They arrive at the Delectable Mountains where shepherd servants of God show them the Celestial City through a special glass. This inspires them to keep going. They meet Flatterer who distracts them off the path and they get disciplined by God’s angel for not paying attention to this villain. They meet Atheist who tells them it is a waste of time because the celestial City does not exist. They meet Ignorance who joins them on their quest to the Celestial City. They are concerned for Ignorance that he has no certification to enter the Celestial City. They warn him to prepare but Ignorance believes his heart is pure and proceeds nonetheless. Ignorance cannot stand their truthful company because he feels judged as it forces them to split. Christian and Hopeful go past the dangerous Enchanted Ground and into the Beautiful Land of Beulah and finally they face the River of Death. The River intimidates Christian for a while when he remembers his past sins, but Hopeful encourages him and reminds him that he is forgiven. They cross the river and are welcomed with great joy and anticipation into the Celestial City of Heaven. Ignorance comes up and crosses the river as well. He presumes to be granted entry into the Kingdom and is shattered to learn that he has no place there. Two angels cast him off into the fires of Hell.
PART TWO: Christiana’s Journey
Christian’s journey and success have become famous the world over. His own townspeople have heard of the adventures, including his wife and four sons. And because of that, some of the townspeople have ventured on the pilgrimage. Christiana, his wife, receives an invitation to the Celestial City where her husband now dwells. She hears that he is clothed in gold and has received rewards above what the City of Destruction could offer. Christiana is remorseful over her wicked treating of her husband. Her four sons Matthew, Joseph, Samuel and James are remorseful as well. Christiana takes up the invitation seriously and with her four sons decides to take the same pilgrim journey that her famous husband once took. The wicked townspeople equally try to discourage her but Christiana’s mind is made up. One Mercy is curious about this journey and accompanies Christiana. And so they face the same journey with its perils and pleasures. The company meets many people who know of Christiana’s husband. From them, they learn from Christian’s mistakes and from his good decisions on the pilgrimage.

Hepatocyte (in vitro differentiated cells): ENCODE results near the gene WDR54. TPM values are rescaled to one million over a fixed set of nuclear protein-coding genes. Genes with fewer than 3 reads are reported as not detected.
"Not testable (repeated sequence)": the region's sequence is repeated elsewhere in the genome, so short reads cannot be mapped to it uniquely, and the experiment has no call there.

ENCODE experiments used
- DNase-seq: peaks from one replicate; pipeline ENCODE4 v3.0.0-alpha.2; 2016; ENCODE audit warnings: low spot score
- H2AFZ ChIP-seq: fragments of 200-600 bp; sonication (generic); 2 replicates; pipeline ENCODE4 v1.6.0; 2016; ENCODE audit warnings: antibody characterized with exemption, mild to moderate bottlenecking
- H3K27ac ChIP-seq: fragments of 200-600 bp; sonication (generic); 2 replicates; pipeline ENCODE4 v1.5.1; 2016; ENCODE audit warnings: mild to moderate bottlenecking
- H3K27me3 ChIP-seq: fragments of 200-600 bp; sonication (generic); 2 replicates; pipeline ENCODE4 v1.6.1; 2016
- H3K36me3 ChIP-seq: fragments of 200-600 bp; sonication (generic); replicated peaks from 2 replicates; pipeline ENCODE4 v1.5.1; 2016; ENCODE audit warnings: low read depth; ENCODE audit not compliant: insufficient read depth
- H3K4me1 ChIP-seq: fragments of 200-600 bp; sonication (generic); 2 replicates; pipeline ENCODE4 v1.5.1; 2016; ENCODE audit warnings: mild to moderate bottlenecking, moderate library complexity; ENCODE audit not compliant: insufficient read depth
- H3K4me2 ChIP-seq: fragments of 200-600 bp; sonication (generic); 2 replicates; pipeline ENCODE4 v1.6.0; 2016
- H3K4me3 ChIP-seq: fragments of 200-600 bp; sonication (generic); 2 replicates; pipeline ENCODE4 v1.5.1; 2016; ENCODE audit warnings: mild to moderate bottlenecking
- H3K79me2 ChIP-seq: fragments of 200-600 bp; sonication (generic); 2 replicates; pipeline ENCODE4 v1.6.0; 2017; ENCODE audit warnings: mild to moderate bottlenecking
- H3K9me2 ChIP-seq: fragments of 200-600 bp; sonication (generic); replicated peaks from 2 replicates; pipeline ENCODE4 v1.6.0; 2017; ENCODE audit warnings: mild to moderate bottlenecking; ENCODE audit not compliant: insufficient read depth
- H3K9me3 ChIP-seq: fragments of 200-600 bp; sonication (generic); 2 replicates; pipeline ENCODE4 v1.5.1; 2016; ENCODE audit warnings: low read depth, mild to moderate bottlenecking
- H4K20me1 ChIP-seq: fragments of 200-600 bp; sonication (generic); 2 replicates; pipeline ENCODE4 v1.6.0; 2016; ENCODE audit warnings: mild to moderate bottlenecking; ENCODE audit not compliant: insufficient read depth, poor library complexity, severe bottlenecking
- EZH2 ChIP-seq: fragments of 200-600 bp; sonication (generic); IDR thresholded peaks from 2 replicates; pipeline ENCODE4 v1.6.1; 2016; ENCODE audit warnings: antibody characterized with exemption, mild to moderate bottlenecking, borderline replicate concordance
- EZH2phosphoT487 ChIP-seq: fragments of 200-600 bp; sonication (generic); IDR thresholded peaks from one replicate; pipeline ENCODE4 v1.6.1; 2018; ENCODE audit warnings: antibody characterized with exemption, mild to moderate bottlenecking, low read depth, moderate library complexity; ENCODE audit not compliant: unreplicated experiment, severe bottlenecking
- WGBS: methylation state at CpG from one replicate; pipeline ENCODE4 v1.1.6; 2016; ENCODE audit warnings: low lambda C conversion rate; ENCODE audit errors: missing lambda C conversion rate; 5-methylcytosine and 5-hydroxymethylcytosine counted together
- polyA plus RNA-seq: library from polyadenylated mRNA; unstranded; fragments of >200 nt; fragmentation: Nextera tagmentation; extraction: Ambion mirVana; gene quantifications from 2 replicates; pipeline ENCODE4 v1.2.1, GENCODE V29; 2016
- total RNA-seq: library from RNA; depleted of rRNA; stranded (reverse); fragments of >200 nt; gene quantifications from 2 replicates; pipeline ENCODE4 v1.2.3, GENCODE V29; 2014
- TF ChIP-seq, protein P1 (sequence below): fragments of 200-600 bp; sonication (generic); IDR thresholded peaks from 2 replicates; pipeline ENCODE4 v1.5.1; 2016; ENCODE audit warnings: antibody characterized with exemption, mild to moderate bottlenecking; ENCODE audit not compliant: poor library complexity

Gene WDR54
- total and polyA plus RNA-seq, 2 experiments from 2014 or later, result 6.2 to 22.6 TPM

The journey in part two is laced with profound biblical truths manifested in allegory. For example, Mercy’s fear to be accepted at the Wicket gate is appeased when she learns that all are invited at the gate. And she gains her entry by knocking forcefully and violently on the gate (Matthew 11:12). They encounter friends such as the hospitable Gaius and the kind Mnason. They also encounter villains they overcome such as Giant Grim who terrorises pilgrims. They also meet Christian’s old foes Giant Despair and Giantess Diffidence whom they slay. They help other pilgrims trapped on the journey by villains such as Madam Bubble (a witch of lust bent to make pilgrims sleep and never wake up in her plagued Enchanted Ground).
Most notable on this second pilgrimage is the grand company of friends they snowball into by the time they get to the banks of the River of Death. At this point you have Christiana, her four sons (Matthew, Joseph, Samuel, James), Mercy (who ends up marrying Matthew), Phoebe (Gaius’ daughter who married James), Grace (Mnason’s daughter who marries Samuel), Martha (Mnason’s daughter who marries Joseph), Great Heart their fearless servant warrior guide, Mr. Honest, Mr. Stand Fast For Truth, Mr. Feeble Mind, Mr. Ready To Halt, Mr. Despondency and his daughter named Much Afraid. All these pilgrim believers make it to the River of Death having overcome the perils of the journey. One by one, starting with Christiana, they enter the River of Death and enter victoriously into eternity as they say their final goodbyes or regrets and joys of the pilgrimage. This portion of the book is what got me teary as it demonstrated the blessed hope we have as believers and the faithfulness of Jesus in bringing us through to the very end (2 Corinthians 1:21-22, Phil 1:6). It showed the relief of physical death and the glorious receiving of eternal life after striving with this present world. It showed the deceitfulness of the devil and his powerful cronies and why we must fix our eyes on Jesus, the author and finisher of our faith. My hope for eternity was renewed a whole new way by The Pilgrim’s Progress. Get a copy; it will reset you on the narrow path.